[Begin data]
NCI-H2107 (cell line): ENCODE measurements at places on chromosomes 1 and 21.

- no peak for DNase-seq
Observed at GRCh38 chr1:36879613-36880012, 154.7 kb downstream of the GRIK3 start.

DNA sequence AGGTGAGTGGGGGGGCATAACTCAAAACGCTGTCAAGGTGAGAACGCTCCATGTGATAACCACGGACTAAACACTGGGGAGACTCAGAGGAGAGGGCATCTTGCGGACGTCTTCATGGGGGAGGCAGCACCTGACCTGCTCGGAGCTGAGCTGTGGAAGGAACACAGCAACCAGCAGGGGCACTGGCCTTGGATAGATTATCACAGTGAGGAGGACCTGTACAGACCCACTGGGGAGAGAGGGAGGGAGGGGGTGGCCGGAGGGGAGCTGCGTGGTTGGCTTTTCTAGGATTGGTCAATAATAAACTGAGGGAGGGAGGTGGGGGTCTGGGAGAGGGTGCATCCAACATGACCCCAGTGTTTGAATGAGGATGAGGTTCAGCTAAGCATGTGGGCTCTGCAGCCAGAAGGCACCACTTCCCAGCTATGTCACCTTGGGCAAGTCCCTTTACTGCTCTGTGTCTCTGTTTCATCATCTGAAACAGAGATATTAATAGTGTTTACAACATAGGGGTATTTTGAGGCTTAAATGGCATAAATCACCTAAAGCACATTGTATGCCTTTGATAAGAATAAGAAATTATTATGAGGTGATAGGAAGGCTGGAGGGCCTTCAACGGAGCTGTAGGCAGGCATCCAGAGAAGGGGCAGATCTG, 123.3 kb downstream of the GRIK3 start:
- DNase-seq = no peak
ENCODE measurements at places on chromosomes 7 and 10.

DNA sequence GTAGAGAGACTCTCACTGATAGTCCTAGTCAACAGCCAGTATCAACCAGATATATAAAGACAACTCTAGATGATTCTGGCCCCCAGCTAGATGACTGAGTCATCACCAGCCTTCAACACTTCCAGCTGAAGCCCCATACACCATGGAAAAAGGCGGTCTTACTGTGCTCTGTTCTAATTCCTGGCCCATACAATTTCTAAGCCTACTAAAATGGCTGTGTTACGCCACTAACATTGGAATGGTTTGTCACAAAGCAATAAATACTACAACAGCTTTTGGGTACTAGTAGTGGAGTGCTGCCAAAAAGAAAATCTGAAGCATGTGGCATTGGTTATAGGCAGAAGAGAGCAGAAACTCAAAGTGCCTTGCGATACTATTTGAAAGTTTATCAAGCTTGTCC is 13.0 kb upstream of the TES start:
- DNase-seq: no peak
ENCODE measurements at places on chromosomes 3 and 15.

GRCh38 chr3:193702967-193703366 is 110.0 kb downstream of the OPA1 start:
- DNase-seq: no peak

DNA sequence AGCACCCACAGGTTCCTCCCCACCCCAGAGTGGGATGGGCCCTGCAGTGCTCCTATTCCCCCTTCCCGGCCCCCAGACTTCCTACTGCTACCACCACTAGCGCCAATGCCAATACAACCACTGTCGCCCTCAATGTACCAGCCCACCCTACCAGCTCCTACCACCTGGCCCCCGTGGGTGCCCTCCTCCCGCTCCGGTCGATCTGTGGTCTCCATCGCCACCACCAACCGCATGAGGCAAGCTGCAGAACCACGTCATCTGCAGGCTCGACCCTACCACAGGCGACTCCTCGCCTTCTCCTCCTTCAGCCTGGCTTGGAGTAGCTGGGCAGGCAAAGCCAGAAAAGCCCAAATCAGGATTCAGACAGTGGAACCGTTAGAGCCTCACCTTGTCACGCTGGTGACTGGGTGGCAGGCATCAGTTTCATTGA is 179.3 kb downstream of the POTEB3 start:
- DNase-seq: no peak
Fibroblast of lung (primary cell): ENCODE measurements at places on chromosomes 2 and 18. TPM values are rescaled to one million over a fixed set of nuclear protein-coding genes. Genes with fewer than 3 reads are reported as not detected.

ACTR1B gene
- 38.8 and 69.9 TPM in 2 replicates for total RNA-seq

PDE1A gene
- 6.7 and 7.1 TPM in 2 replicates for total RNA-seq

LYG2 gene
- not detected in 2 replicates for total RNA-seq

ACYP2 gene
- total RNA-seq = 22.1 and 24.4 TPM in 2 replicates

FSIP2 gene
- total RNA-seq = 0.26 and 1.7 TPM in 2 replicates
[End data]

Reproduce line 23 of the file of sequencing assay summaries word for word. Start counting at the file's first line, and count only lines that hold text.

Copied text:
FSIP2 gene